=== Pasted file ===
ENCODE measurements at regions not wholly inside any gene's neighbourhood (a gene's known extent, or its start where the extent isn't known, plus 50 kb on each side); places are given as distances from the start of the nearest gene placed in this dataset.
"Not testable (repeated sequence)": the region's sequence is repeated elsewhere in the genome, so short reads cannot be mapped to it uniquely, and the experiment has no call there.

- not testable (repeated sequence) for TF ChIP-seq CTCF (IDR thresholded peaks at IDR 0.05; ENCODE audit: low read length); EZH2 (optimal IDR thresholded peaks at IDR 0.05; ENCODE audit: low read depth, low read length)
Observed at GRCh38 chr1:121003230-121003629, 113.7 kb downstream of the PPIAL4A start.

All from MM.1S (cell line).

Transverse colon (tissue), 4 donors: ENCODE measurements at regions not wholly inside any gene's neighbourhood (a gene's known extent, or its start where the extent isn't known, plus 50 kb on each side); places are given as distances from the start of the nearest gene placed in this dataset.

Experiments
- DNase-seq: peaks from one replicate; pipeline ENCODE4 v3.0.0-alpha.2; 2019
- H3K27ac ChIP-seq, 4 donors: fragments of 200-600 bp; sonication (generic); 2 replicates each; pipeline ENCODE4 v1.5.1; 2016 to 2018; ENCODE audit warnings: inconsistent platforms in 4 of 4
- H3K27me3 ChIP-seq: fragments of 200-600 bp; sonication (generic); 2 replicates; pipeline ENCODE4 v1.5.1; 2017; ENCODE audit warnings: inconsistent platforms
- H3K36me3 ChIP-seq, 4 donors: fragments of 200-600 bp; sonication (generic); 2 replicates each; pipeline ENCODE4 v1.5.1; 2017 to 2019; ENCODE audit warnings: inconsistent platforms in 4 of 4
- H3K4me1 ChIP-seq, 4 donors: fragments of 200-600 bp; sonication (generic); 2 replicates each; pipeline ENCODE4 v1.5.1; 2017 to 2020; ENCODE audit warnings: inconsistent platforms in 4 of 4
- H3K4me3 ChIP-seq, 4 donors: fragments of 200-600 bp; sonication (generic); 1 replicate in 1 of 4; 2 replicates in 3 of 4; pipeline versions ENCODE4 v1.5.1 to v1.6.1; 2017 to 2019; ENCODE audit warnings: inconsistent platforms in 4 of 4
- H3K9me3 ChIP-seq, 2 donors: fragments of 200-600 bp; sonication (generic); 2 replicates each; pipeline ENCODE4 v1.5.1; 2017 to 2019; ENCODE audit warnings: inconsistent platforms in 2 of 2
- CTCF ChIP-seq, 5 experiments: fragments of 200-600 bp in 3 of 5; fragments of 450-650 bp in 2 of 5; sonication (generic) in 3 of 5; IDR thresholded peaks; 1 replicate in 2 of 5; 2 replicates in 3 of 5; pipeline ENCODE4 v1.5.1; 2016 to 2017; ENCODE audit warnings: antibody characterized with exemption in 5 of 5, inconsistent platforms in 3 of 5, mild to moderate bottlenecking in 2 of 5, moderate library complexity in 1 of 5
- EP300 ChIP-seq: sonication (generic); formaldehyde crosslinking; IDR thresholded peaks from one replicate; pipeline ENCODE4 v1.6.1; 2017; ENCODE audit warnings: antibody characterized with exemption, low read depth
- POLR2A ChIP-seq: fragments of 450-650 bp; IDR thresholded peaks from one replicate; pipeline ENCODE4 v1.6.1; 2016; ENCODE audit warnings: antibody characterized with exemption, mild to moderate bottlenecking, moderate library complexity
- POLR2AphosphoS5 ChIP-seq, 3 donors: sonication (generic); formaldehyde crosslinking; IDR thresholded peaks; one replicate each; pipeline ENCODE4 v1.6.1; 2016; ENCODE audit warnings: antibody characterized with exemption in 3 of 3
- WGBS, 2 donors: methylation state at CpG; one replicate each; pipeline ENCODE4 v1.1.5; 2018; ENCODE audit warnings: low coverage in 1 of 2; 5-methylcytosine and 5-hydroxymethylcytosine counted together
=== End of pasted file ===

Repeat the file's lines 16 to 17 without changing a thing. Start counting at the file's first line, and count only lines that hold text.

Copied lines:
- EP300 ChIP-seq: sonication (generic); formaldehyde crosslinking; IDR thresholded peaks from one replicate; pipeline ENCODE4 v1.6.1; 2017; ENCODE audit warnings: antibody characterized with exemption, low read depth
- POLR2A ChIP-seq: fragments of 450-650 bp; IDR thresholded peaks from one replicate; pipeline ENCODE4 v1.6.1; 2016; ENCODE audit warnings: antibody characterized with exemption, mild to moderate bottlenecking, moderate library complexity